A perfect example would be his Winter Classic postgame interview. After being asked to address the controversial penalty shot in the final minute of the game, Torts wasn't shy to voice his feelings on the matter, stating, "Well I'm not sure if NBC got together with the refs or what to turn this into an overtime game, it started with the non-call on Gabby...and then everything starts going against us."
In truth, many hockey fans, especially Rangers fans, saw where Torts was coming from, but a coach calling out the league and its credibility in such an important event is not something you see often.
He would go on to do it again, too. In April of this past year, in a game against the Pittsburgh Penguins, Derek Stepan was involved in a nasty knee-on-knee incident with Penguins defenseman Brooks Orpik.
Orpik received a five minute major and a game misconduct, but the incident got Torts so heated that, in a postgame interview, he stated: "It's a cheap, dirty hit. I wonder what would happen if we did it to their two whining stars (Crosby and Malkin) over there, I wonder what would happen. So I'm anxious to see what happens with the league with this. Just no respect amongst players, none. It's sickening."
It's interviews like these that prove that, despite Torts' rough approach, he loves the sport and is willing to say the things that need to be said regardless of the consequences.
For those two incidents, Torts racked up $50,000 in fines. But the chances that those figures deter him from voicing his opinion on the state of the game are slim. And that's something both the fans and the media should be thankful for.
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There are a lot of people in the hockey world who hate John Tortorella. They think he's a loud-mouthed, arrogant hot head, and while it's easy to understand why people would believe that, it's a shame that they simply don't know the real Tortorella.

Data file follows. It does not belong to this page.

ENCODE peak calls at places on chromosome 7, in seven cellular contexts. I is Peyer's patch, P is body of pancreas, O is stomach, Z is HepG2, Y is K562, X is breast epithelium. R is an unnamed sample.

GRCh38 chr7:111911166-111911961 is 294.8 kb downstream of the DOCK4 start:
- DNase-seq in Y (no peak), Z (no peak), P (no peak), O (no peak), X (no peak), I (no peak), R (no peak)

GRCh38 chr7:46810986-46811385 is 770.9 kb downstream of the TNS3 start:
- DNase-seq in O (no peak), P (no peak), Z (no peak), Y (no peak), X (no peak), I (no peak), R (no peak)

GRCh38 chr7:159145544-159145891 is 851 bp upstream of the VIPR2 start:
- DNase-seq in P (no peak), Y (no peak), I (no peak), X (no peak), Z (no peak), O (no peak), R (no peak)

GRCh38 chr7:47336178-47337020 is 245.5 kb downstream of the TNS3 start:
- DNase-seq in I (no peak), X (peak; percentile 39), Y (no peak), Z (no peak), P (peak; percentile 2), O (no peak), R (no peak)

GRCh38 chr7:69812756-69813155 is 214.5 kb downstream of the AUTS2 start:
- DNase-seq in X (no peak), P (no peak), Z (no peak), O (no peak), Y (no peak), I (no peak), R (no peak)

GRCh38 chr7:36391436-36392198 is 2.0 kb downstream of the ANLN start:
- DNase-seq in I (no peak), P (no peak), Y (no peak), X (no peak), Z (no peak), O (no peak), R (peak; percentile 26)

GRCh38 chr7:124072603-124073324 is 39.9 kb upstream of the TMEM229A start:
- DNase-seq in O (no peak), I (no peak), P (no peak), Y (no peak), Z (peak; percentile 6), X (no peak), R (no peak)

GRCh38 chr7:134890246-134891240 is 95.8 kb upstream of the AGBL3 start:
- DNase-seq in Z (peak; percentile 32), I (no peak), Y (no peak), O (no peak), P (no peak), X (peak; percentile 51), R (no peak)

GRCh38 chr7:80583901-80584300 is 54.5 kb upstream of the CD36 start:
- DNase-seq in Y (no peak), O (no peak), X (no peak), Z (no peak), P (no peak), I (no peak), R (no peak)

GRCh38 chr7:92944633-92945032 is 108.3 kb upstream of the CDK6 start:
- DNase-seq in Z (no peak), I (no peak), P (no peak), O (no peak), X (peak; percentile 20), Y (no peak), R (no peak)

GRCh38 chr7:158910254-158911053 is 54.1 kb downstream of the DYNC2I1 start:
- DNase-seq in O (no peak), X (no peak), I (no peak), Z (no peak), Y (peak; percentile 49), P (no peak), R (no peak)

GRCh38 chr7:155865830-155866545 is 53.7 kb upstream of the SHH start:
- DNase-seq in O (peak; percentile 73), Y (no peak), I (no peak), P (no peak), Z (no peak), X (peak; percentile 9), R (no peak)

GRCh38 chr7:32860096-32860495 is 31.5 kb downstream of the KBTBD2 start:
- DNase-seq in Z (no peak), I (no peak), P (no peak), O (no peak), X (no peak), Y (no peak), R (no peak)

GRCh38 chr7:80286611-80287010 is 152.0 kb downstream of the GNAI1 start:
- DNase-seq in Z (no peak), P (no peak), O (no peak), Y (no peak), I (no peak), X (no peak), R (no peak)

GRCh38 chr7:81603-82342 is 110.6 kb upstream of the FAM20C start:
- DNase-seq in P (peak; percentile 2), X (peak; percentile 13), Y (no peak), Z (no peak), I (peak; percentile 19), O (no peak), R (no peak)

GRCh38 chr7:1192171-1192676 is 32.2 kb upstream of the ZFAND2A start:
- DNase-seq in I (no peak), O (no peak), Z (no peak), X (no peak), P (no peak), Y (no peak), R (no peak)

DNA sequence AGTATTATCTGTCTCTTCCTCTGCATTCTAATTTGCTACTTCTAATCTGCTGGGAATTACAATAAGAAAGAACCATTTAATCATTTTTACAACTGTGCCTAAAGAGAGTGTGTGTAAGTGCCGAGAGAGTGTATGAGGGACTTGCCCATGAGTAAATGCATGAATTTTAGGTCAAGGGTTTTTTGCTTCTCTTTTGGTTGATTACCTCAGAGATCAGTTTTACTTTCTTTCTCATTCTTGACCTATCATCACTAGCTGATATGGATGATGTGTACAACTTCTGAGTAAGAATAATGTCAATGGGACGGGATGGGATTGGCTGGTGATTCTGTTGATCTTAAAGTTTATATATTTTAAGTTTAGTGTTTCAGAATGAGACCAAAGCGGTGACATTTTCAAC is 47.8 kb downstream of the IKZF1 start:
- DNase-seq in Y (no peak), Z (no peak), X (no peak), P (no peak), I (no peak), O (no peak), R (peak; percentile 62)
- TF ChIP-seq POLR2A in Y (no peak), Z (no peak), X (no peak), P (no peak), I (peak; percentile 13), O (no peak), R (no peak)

The truth is he's an amazing human being. Over the course of his time in the NHL as a coach, Torts has used his influence to make a difference in the world. In 2005 he was awarded the Award of Excellence by the Ronald McDonald House Charities of Tampa Bay for his work with Tampa's less fortunate children.
He also has raised money for The Children’s Home and the Child Abuse Council by conducting various events such as fishing and street hockey tournaments. In 2007, Torts' prominent community service prompted The Children's Home to award Torts with the Helen Ayala Davis Award.
His former general manager in Tampa, Jay Feaster, once told Bruce Arthur of the National Post that Torts "constantly engages in charity work that he has no interest in sharing with the public, or the media."
Since he's returned to New York, Torts' charitable practices have continued. This past summer, John and his family's Tortorella Family Foundation helped set up the New York Rangers' first Rangers Dog Walk.
Fans had the opportunity to take their dogs for a walk with Coach Torts and a host of Rangers players, while all revenue collected went to the Westchester Humane Society. Tortorella himself is an animal lover and was pleased to provide the opportunity for dog owners to adopt another dog at the event.
Perhaps Torts' best known humane act is his relationship with 10-year-old Liam Traynor, who has cerebral palsy. Their interaction was well documented thanks to HBO's 24/7. Ever since the two met at a Rangers practice in 2010 the two have become great friends, speaking on a semi-regular basis.
Around the league, Torts takes a lot of flack for being a rough and the edges kind of guy, but it's stories like these that really show who he is, and kudos to the media for picking up these stories. It's not every day a man who is so fortunate is willing to be so kind.
No matter how difficult he may be to interview sometimes, each and every member of the media should be honored to speak with such an amazing person.